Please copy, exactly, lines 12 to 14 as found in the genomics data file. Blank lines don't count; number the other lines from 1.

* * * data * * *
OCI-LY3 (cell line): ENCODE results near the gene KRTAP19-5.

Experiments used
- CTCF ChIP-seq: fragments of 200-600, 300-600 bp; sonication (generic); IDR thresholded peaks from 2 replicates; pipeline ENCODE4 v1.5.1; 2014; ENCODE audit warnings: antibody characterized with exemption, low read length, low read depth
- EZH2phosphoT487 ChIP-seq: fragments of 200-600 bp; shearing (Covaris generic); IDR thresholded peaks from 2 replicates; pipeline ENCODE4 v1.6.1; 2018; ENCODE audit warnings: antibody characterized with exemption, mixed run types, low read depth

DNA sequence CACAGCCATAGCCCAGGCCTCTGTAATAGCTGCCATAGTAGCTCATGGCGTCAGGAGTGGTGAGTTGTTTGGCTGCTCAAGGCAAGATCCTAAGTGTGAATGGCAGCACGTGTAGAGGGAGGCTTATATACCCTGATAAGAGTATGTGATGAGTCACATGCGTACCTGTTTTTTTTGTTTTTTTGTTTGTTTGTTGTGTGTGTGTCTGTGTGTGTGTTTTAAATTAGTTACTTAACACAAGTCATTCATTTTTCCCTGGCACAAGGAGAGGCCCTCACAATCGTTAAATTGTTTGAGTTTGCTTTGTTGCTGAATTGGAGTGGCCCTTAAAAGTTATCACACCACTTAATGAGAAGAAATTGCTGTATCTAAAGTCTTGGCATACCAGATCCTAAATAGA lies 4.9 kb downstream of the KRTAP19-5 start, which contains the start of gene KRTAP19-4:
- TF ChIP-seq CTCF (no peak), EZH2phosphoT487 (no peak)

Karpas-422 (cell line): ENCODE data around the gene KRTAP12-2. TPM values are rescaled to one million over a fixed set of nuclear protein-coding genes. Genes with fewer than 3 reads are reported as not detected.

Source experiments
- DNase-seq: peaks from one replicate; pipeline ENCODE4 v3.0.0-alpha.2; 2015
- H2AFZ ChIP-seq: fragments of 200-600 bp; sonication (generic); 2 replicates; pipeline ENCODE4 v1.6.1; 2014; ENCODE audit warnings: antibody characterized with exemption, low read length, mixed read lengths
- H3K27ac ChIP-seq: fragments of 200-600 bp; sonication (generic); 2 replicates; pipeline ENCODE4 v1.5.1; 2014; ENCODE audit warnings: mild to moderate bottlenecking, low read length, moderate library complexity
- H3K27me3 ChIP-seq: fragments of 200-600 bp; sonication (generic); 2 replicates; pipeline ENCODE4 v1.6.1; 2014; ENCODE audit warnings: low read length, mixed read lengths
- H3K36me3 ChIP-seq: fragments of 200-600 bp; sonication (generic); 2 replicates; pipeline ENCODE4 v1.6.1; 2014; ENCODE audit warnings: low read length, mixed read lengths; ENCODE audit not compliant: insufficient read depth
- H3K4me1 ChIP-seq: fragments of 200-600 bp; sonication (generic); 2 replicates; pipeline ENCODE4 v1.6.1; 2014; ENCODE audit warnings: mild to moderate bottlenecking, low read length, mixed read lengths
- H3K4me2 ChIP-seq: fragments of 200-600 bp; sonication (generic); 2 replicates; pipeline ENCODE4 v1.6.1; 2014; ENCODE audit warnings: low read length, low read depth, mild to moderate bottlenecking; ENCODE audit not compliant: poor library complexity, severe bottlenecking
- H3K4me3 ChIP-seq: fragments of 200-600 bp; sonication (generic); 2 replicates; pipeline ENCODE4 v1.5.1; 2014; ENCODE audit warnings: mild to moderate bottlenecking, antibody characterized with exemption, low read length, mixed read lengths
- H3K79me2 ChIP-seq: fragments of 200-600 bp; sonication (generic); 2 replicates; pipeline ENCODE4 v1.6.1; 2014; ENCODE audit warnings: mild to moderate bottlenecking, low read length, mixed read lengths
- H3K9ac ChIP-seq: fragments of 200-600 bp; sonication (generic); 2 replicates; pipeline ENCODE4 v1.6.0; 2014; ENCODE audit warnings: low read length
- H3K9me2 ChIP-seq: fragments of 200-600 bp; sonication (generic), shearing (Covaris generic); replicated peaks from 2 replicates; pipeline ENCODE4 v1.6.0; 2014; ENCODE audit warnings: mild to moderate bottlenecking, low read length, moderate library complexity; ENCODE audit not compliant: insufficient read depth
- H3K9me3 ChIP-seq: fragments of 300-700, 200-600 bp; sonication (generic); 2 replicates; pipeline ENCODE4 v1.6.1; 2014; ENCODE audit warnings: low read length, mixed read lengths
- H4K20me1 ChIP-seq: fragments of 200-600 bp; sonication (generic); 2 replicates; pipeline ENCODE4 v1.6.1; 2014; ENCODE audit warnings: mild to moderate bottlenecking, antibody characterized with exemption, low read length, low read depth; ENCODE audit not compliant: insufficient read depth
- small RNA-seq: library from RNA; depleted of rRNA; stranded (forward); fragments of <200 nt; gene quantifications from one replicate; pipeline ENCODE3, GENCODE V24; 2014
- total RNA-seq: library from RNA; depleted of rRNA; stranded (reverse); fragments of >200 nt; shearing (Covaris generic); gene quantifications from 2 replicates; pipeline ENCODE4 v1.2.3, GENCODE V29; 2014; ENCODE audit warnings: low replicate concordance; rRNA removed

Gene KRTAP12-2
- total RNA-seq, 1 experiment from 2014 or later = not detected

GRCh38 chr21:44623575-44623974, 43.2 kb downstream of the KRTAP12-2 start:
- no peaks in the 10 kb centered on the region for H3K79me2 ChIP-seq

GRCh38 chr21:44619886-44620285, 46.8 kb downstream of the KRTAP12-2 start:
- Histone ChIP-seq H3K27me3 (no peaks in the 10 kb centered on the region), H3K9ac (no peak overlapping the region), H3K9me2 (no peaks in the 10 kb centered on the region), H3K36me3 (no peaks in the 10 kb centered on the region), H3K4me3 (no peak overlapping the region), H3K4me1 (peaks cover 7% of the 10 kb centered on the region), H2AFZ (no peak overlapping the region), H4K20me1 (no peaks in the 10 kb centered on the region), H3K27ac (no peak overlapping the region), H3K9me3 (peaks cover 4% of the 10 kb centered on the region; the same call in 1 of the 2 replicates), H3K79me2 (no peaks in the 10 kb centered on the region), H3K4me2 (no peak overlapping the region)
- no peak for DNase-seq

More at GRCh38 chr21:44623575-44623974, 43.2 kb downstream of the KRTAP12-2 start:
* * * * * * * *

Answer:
- H3K27me3 ChIP-seq: fragments of 200-600 bp; sonication (generic); 2 replicates; pipeline ENCODE4 v1.6.1; 2014; ENCODE audit warnings: low read length, mixed read lengths
- H3K36me3 ChIP-seq: fragments of 200-600 bp; sonication (generic); 2 replicates; pipeline ENCODE4 v1.6.1; 2014; ENCODE audit warnings: low read length, mixed read lengths; ENCODE audit not compliant: insufficient read depth
- H3K4me1 ChIP-seq: fragments of 200-600 bp; sonication (generic); 2 replicates; pipeline ENCODE4 v1.6.1; 2014; ENCODE audit warnings: mild to moderate bottlenecking, low read length, mixed read lengths